• Inflammation;
  • Brain injury;
  • Lipopolysaccharide;
  • Seizures;
  • Hippocampus;
  • Rat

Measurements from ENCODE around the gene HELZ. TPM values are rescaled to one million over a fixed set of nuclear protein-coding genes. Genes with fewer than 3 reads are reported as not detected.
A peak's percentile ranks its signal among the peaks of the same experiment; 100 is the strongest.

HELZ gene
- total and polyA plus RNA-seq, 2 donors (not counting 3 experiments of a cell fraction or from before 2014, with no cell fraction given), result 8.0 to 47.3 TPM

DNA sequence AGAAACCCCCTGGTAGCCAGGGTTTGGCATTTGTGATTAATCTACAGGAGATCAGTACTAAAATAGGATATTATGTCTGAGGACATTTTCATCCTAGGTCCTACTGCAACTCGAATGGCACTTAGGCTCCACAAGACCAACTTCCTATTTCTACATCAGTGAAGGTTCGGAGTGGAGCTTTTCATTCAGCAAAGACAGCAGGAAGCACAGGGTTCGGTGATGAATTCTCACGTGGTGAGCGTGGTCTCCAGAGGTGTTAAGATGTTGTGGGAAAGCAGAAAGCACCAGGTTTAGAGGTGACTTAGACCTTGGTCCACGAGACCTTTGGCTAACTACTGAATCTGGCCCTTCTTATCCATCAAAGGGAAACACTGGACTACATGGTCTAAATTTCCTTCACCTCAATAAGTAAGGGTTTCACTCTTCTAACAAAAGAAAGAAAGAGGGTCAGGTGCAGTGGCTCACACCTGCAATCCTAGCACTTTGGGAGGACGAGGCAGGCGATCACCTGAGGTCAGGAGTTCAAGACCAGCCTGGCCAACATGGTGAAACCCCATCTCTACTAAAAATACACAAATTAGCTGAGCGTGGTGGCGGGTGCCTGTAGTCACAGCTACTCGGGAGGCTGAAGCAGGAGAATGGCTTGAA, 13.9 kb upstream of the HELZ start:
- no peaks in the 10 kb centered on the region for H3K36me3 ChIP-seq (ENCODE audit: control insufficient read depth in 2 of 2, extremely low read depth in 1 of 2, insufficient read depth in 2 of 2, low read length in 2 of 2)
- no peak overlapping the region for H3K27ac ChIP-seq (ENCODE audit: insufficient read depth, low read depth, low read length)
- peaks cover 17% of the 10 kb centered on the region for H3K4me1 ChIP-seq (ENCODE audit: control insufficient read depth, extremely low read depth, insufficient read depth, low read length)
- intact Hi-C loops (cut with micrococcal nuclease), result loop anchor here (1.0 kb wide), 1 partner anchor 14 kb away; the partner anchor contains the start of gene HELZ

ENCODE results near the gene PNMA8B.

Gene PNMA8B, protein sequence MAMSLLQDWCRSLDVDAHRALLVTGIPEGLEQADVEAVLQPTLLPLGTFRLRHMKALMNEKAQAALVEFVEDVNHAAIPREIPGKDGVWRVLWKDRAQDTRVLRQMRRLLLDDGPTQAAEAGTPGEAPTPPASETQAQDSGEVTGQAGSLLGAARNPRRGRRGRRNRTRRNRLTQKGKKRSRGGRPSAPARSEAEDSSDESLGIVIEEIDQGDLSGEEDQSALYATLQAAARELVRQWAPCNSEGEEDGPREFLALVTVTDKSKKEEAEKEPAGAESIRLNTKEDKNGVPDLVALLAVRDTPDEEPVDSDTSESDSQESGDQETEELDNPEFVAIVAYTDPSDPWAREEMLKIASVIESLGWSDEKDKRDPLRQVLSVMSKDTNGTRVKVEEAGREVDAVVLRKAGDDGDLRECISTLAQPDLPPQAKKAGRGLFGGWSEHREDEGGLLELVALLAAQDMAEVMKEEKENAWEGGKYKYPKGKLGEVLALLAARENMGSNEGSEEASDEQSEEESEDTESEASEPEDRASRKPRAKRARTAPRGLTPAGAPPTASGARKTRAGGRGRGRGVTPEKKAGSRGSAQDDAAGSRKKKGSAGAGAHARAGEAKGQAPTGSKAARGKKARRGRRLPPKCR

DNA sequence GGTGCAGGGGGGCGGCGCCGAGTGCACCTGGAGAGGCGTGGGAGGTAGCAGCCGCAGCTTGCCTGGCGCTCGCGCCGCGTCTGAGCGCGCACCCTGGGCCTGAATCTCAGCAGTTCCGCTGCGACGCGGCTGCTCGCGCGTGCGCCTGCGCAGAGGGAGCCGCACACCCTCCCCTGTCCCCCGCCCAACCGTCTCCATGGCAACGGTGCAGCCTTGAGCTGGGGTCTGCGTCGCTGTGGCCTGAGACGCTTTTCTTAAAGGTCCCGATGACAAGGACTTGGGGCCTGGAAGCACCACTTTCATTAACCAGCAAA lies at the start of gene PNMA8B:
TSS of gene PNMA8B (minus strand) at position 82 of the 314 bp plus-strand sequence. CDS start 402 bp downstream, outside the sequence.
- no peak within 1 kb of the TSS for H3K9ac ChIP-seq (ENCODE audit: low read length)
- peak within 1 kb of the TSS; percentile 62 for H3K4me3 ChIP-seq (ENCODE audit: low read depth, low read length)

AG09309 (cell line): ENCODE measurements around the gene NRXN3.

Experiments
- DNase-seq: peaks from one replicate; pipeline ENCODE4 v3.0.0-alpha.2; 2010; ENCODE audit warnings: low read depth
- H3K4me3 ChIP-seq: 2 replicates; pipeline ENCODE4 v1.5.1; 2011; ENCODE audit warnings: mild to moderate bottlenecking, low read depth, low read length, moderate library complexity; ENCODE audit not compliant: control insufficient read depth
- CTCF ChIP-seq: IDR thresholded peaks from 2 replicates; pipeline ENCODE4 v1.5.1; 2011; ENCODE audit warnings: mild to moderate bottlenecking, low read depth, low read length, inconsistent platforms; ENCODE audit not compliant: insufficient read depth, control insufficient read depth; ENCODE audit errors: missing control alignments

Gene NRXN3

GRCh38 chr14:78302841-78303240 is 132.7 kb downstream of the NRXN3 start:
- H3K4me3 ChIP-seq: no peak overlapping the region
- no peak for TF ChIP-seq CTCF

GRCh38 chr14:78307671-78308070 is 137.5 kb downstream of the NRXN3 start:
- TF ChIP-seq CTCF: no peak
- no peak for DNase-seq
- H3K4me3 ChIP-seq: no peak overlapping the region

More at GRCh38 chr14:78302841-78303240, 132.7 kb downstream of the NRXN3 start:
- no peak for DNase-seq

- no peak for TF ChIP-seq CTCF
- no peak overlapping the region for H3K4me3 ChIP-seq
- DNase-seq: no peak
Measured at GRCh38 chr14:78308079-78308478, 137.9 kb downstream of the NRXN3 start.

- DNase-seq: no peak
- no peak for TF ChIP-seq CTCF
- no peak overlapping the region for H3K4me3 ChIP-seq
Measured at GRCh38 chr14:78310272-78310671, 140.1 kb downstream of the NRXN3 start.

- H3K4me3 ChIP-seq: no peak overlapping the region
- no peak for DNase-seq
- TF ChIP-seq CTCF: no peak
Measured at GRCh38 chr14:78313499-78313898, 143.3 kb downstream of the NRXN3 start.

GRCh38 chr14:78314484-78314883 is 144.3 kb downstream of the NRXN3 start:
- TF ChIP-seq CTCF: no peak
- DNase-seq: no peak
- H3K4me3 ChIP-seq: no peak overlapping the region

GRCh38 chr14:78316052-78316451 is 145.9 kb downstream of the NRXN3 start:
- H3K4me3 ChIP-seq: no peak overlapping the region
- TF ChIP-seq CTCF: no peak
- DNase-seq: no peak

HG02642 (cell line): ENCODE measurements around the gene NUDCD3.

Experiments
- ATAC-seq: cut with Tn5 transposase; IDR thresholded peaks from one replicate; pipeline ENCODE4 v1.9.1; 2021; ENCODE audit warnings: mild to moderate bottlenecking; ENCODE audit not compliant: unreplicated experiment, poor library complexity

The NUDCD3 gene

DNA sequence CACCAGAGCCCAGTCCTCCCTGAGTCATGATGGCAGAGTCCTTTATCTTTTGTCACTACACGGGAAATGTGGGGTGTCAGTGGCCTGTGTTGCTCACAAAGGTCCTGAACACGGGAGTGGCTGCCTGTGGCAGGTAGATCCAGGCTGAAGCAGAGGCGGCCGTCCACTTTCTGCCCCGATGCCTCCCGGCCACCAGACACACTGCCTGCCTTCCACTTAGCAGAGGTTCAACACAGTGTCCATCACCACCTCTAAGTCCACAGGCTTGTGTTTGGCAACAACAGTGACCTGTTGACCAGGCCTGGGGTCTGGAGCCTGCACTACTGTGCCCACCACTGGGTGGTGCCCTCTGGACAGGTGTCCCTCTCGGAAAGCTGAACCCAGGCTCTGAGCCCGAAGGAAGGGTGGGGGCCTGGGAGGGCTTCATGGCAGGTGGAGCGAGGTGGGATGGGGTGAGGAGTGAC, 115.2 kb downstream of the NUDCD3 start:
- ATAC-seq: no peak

Summary:  We examined the hypothesis that the introduction of an inflammatory agent would augment status epilepticus (SE)-induced neuronal injury in the developing rat brain in the absence of an increase in body temperature. Postnatal day 7 (P7) and P14 rat pups were injected with an exogenous provocative agent of inflammation, lipopolysaccharide (LPS), 2 h prior to limbic SE induced by either lithium-pilocarpine (LiPC) or kainic acid. Core temperature was recorded during the SE and neuronal injury was assessed 24 h later using profile cell counts in defined areas of the hippocampus. While LPS by itself did not produce any discernible cell injury at either age, it exacerbated hippocampal damage induced by seizures. In the LiPC model, this effect was highly selective for the CA1 subfield, and there was no concomitant rise in body temperature. Our findings show that inflammation increases the vulnerability of immature hippocampus to seizure-induced neuronal injury and suggest that inflammation might be an important factor aggravating the long-term outcomes of seizures occurring early in life.